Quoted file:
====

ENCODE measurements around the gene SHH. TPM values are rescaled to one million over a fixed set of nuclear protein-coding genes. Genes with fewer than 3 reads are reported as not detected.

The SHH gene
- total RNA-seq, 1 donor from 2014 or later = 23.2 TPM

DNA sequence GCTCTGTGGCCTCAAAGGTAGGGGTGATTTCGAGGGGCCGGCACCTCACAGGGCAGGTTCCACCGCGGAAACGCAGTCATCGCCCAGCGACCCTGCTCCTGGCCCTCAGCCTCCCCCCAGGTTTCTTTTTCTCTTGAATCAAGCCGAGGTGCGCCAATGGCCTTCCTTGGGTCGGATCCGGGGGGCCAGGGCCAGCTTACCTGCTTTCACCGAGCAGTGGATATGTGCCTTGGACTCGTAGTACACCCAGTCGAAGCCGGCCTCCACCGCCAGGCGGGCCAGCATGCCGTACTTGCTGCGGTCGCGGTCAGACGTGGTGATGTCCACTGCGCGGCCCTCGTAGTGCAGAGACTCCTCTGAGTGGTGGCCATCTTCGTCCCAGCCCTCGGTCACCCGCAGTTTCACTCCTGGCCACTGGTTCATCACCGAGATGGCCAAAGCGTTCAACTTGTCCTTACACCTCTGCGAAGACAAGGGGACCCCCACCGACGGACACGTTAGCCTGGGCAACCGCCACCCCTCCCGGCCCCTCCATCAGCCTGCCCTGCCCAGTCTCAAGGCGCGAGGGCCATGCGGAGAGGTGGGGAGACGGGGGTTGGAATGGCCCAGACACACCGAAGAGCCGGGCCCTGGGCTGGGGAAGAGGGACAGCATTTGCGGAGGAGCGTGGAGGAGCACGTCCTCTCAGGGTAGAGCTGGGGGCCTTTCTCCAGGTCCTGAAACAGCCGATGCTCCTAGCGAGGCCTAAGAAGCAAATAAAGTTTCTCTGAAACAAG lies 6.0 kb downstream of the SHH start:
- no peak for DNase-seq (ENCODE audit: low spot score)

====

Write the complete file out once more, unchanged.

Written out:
ENCODE measurements around the gene SHH. TPM values are rescaled to one million over a fixed set of nuclear protein-coding genes. Genes with fewer than 3 reads are reported as not detected.

The SHH gene
- total RNA-seq, 1 donor from 2014 or later = 23.2 TPM

DNA sequence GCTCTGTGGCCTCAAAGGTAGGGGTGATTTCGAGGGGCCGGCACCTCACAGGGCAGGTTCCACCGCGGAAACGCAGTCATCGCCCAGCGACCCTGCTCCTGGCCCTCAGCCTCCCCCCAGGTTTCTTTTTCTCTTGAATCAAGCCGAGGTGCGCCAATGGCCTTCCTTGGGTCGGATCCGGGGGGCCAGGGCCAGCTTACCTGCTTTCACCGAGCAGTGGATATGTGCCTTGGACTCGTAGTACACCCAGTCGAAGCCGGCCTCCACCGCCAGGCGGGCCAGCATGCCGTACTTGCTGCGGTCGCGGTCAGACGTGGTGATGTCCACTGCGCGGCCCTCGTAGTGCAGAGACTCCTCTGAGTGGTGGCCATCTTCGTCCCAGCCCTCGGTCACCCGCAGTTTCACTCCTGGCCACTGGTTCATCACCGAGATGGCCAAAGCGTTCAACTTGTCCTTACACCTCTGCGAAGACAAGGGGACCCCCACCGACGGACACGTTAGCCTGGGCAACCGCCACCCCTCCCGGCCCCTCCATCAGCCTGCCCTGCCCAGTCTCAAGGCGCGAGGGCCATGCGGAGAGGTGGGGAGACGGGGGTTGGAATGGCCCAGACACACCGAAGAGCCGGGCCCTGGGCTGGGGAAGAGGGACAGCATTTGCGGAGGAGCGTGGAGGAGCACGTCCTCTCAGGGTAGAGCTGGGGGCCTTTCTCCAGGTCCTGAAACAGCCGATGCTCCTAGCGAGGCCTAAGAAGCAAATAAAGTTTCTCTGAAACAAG lies 6.0 kb downstream of the SHH start:
- no peak for DNase-seq (ENCODE audit: low spot score)